Globalization of the world economy and China's development impacts on businesses, no matter where they compete. Companies that claim to be domestic only operate in an environment influenced by the 'China price'. This is the backdrop for China-based and -linked businesses: how to develop and prosper via the international dimension. But, the task of building strong companies and effectively integrating them into the global marketplace is a difficult, complex undertaking. To distinguish their companies from the competition, CEOs need to maximize their potential for coping with the changing environment conditioned by China, managing across business disciplines and country borders, as well as providing the essential leadership to do so.
By enabling participants to broaden their knowledge of business development in China, the China Clinic for CEOs (CCC) will enhance the strategic and leadership skills of CEOs to better take account of China. They will leave the program with a new level of preparedness to face the challenges and to capitalize on the opportunities China offers.
The CCC offers an unparalleled opportunity for CEOs to gain new insights with respect to the factors that shape risk and determine success. Through in-depth examination of critical issues, business developments, and emerging trends, participants will learn what is required of them and their organizations to meet the China challenge.
Specifically, the program enhances the capacity of participants to:
The methodologies employed by many foreign companies to ensure the integrity of their intellectual property rights (IPRs) are seriously flawed. IP damage is often self-inflicted by the failure of foreign companies to take adequate measures to protect their IPRs so they remain unnecessarily susceptible to IP theft and the ensuing prospects of legal process. We will introduce the BARD framework for IPR protection. BARD is based on in depth research, conducted in China, over the last two years with IP owners, IP lawyers, IP consulting firms, advertising agencies, branding consultants, and those that track down IP infringers.
Facilitated by David Reid, Professor of Management at Albers School of Business and Economics and Joe Borich, Washington State China Relations Council
China's unprecedented rate of growth in the past decades has sent shock waves around the world, yet the fate of China is at a crossroads. China's top level leaders are engaged with forging policy consensus regarding economic matters. Meanwhile, the establishment of a new Politburo and thousands of officials moving into new positions was formally ratified at the 18th Party Congress last November, with the changes taking place through March 2013.
What will be the outlook for China for foreign business and investors? We cannot be totally sure. However, we can analyze the new lineup regarding winners and losers and draw implications from their previous policy alignments. In this way, we will seek to illuminate the prospects for foreign business in China for the near to medium term.
The CCC is developed mainly for CEOs and other senior officers who have more than 10 years experience in senior management within small to medium sized enterprises (SMEs). This restricted learning opportunity also is appropriate for tested general managers and veteran directors of corporate boards. Our goal is to assemble a group of top executives and business leaders who represent a variety of companies and industries, have an established track record for leading and implementing, and exhibit high potential for contributing to the CCC.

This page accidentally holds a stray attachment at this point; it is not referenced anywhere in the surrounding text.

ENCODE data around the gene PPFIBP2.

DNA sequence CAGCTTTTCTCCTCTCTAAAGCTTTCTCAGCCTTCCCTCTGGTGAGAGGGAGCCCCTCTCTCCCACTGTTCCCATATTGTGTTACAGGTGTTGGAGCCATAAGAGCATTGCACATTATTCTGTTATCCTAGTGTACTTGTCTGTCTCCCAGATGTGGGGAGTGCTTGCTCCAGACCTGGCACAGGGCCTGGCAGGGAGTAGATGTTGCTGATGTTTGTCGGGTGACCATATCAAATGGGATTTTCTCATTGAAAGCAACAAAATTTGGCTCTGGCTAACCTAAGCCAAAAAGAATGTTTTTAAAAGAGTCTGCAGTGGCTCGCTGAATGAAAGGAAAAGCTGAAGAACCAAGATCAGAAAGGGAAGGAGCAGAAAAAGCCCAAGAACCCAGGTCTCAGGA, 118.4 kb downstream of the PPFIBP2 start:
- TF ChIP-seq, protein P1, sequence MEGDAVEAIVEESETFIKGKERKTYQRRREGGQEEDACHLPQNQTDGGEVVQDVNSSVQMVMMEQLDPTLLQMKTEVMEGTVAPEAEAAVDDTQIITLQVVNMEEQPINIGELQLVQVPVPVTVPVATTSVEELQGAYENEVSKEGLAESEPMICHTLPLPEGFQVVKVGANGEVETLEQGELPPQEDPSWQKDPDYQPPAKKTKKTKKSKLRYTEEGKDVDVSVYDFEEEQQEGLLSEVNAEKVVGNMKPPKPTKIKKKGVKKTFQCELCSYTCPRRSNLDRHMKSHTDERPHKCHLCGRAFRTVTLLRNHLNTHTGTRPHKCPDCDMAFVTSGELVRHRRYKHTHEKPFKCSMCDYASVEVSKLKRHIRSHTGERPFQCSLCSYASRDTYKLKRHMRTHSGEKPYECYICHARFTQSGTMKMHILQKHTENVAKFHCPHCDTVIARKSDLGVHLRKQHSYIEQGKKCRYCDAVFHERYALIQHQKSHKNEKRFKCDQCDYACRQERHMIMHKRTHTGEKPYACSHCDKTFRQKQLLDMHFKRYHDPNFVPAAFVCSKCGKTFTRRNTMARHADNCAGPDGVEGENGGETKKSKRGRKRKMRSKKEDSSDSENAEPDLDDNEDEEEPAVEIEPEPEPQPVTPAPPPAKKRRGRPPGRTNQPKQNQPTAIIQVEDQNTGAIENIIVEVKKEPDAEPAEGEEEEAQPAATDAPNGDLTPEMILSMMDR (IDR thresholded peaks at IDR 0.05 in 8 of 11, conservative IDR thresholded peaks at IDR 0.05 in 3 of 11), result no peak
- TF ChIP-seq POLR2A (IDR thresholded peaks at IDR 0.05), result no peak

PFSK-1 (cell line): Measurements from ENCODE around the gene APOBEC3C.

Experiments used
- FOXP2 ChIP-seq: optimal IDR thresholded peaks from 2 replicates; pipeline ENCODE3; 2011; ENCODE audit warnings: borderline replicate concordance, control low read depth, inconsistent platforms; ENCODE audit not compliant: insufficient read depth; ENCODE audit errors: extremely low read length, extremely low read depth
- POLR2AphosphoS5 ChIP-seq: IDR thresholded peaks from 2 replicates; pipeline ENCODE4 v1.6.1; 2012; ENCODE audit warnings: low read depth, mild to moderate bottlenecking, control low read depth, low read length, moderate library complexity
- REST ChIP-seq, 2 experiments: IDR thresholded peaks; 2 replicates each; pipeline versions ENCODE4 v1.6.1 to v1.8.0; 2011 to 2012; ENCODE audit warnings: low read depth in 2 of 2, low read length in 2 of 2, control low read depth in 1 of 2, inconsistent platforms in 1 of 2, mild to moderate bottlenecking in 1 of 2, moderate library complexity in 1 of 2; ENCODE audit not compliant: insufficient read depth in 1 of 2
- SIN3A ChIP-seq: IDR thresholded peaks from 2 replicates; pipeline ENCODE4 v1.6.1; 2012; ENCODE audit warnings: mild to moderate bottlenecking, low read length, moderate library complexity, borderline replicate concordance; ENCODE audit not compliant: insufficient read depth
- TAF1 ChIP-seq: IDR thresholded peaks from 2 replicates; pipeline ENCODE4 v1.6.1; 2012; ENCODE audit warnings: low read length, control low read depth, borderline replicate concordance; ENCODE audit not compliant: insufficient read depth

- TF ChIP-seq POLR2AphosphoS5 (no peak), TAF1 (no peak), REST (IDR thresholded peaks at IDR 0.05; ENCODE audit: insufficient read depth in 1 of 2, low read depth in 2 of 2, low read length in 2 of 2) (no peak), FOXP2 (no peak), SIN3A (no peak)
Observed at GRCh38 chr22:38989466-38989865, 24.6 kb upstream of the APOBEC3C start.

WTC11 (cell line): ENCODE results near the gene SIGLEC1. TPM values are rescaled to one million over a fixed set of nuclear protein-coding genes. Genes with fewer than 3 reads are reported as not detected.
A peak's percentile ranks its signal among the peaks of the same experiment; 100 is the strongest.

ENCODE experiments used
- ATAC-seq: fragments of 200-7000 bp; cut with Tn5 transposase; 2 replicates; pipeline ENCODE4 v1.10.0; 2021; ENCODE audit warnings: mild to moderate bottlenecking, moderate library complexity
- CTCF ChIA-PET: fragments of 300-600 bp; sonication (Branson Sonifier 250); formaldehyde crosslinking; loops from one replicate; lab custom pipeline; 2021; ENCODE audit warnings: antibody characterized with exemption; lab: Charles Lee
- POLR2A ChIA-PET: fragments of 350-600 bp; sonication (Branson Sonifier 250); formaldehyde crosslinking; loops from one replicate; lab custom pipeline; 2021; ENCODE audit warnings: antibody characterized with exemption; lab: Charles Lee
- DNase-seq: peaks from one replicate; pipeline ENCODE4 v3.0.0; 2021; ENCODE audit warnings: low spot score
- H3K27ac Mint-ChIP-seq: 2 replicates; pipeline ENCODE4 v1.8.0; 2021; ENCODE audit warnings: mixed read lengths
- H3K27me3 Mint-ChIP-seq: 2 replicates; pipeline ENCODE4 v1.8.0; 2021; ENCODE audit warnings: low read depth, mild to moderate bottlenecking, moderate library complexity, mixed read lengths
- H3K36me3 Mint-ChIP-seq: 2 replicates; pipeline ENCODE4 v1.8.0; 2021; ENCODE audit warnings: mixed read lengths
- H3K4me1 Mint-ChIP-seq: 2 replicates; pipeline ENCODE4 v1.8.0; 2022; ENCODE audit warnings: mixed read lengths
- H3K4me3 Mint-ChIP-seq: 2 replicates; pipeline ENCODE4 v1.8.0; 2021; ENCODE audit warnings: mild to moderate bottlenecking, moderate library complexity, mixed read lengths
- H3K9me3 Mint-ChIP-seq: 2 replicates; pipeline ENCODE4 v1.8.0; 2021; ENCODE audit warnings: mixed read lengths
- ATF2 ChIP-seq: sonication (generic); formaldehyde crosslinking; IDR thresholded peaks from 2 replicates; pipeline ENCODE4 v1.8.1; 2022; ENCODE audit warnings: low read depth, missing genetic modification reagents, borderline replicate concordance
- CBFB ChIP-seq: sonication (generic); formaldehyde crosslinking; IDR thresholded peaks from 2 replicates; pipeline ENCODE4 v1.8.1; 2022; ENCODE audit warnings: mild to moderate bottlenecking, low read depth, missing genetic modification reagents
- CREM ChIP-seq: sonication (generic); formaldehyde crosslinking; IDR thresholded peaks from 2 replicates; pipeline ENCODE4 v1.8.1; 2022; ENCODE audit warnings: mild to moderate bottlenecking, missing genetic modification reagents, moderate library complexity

The CCC is designed to prepare CEOs to maximize response to the China challenge. The curriculum explores from a CEO's perspective strategic, government, investment, market, and other trends in China:
David McHardy Reid, Ph.D. is a Professor of Business Administration at Seattle University. He has over two decades of China experience. An international business expert, he is a visiting professor at ESCP-EAP in Paris and Strathclyde University in Glasgow, Scotland. From 2000 to September this year he was Director of the Center for International Business at RIT in Rochester New York. For five years prior to October 2000 he held the Malayan United Industries Chair of International Business at Curtin University-the largest business school in Australia and the decade prior to that he was based in Hong Kong. He has published around 100 papers and three books: two for The Economist on Japan and Thailand and one for the Financial Times on Korea, as well as articles in management journals, mainly on international strategy. In the last decade and a half Dr. Reid has been researching the strategies of foreign companies in Asia, and has met with and interviewed over 400 CEOs and other senior officers in: Japan, Korea, Thailand, Malaysia, Indonesia, and Burma, including over 100 recently interviewed in China. For several years prior to relocating to Seattle, he held a board appointment of an engineering company and influenced its market entry strategy into China. At the beginning of 2006 he was appointed as a consultant to SHIFF (Shanghai International Fashion Federation). In mid-2006 he was invited by the First Minister of Scotland to become a consultant in the GlobalScot network of support to Scottish companies developing international market positions.